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When you think of winter vacations, you think of skiing, snowboarding and cocoa by the fire in the lodge.
But there’s so much more than that! There are hot arctic springs, ice hotels, giant ice sculptures and — wait for it — snow monkeys!
So grab your parka and mittens — and a bathing suit, too (I’ll explain later) — because we’re about to take a tour of some of the world’s most exotic winter destinations!
By Cindy Perman
Posted 16 Dec 2010
Amid the lunar-like arctic terrain of Iceland, the Blue Lagoon is a surreal vision of serenity.
It’s a massive 10,000 square foot outdoor geothermal bath, surrounded by snow-capped lava rocks. Steam escapes off the milky blue seawater, which is over 100 degrees Fahrenheit.
The bath is known for its healing properties, particularly for those suffering with the skin disease psoriasis.
Nordic Visitor offers packages to Iceland that include the Blue Lagoon, boiling mud pots and, depending on the season, the Northern Lights (winter) or the Midnight Sun (summer).
Two words: Snow monkeys!
In a mountainous area, pretty much smack dab in the middle of Japan, is the Jigokudani Monkey Park.
The translation is something like “Hell’s Valley” because it looks like what you might expect hell to look like — steep, craggly cliffs, with a hot spring bubbling up in the middle. Though, unlike hell might be, snow covers the ground here for a third of the year.
The Japanese Macaque love to bathe in the water and tourists love to come and watch them. Japanican offers Snow Monkey Tours —either for one day or two days with an overnight stay in Nagano. (You might recall the snow monkeys stole the show at the 1998 Winter Olympics in Nagano.)
Consider yourself warned, though: The monkeys are super smart and aggressive. A colleague recalls a friend getting “mugged by a monkey” — the little critters sought out the food in his backpack and then abandoned the backpack and nonedibles.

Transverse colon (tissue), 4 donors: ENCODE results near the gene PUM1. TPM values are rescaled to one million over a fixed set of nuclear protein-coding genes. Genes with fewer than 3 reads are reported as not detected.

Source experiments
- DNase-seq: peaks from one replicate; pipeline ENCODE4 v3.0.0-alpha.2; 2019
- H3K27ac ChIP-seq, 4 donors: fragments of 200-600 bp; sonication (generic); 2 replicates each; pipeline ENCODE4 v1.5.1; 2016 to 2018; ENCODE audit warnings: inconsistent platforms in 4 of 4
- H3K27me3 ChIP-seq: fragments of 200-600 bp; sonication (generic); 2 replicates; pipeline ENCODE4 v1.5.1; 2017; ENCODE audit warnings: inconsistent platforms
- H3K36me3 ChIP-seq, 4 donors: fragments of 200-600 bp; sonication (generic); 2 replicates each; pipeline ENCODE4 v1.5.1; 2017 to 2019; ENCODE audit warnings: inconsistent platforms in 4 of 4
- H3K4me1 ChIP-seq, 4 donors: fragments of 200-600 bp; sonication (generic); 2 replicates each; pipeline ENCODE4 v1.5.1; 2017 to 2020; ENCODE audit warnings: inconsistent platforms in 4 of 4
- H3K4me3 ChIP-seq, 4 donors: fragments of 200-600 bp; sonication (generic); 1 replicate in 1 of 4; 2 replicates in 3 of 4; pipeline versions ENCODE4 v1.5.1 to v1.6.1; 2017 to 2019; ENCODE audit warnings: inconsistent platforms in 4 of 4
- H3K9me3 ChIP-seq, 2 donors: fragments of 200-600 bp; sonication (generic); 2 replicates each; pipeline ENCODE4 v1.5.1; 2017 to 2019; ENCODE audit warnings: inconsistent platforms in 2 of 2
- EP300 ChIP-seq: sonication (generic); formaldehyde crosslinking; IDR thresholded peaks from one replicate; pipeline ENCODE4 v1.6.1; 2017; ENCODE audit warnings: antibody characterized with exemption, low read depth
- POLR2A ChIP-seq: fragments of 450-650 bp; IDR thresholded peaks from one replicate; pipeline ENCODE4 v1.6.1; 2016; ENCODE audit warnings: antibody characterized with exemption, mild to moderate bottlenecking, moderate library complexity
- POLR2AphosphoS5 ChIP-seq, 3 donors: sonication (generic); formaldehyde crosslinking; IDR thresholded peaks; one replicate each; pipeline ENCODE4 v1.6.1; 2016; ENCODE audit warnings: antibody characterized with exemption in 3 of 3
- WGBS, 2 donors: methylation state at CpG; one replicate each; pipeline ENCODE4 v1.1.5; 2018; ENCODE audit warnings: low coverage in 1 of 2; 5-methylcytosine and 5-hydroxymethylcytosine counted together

Harbin is the capital of Heilongjiang Province in northeast China, near the Russian border. Temperatures can drop well below zero in the winter months, which makes it perfect for an ice festival.
It’s a monthlong festival held in January and features massive ice and snow sculptures of faces, musicians, dancers, animals and more. Plus, buildings made out of ice, lit up in all different colors. Many of them are so big, you can walk through them!
China Holiday offers several ice festival packages,including an eight-day tour where you travel to the festival via the Orient Express, with stops in Tiananmen Square, the Shenyang Imperial Palace and the Forbidden City, and the chance to go winter swimming in the Songhua River – if you’re brave!
The Harbin festival is one of the largest ice festivals in the world. There are also ice festivals in Japan, Canada and Norway.
People have been hiking on glaciers in Alaska and elsewhere for years but what makes the Franz Josef and Fox glaciers in New Zealand glaciers so unique is that they’re in a rain forest!
So, you hike up through the rain forest, add on some warm clothes and crampons for getting traction in the ice and voila! You’re hiking on a glacier. One tipoff that you may be getting close — a frozen waterfall! There are even some parts that involve hiking through an ice tunnel.
Most who’ve experienced it say hiking on a glacier isn’t as difficult as you’d think but still, there are helicopter tours up to the glacier for those who don’t want to make the trek. Franz Josef offers half day and full day trips that end with a dip in the Glacier Hot Pools to soak those weary bones.
“If you've ever wondered what it feels like to be a comet, this is the place to start,” Whiteface Mountain boasts on its web site.
The mountain, in Lake Placid, home of the 1980 Winter Olympics, offers bobsled rides with professional drivers and brakemen, beginning at the half-mile point on the track. And yes, it’s the same track used by the Olympic athletes! To get an idea of what you’re in for, watch this bobsled video,shot from the front seat of the bobsled!
To commemorate the experience – and your bravery – they give you a bobsled lapel pin, 4x6 commemorative photo, T-shirt and membership in the U.S. Bobsled and Skeleton Federation!
While you’re in Lake Placid, you can also try your hand at the skeleton (“your childhood sled on overdrive”), tour the ski jumps, go snow tubing and check out the Olympic Museum. If you go in February, the Saranac Lake Winter Carnivalis just a short drive to the west and any time of year, the kids will love going to North Pole, NY,an amusement-park village where elves toil and reindeer frolic. The park was among Walt Disney’s inspirations when he created Disneyland and Disney World. And yes, they have an actual, north pole made of ice that stays frozen year-round!
How about a winter cruise?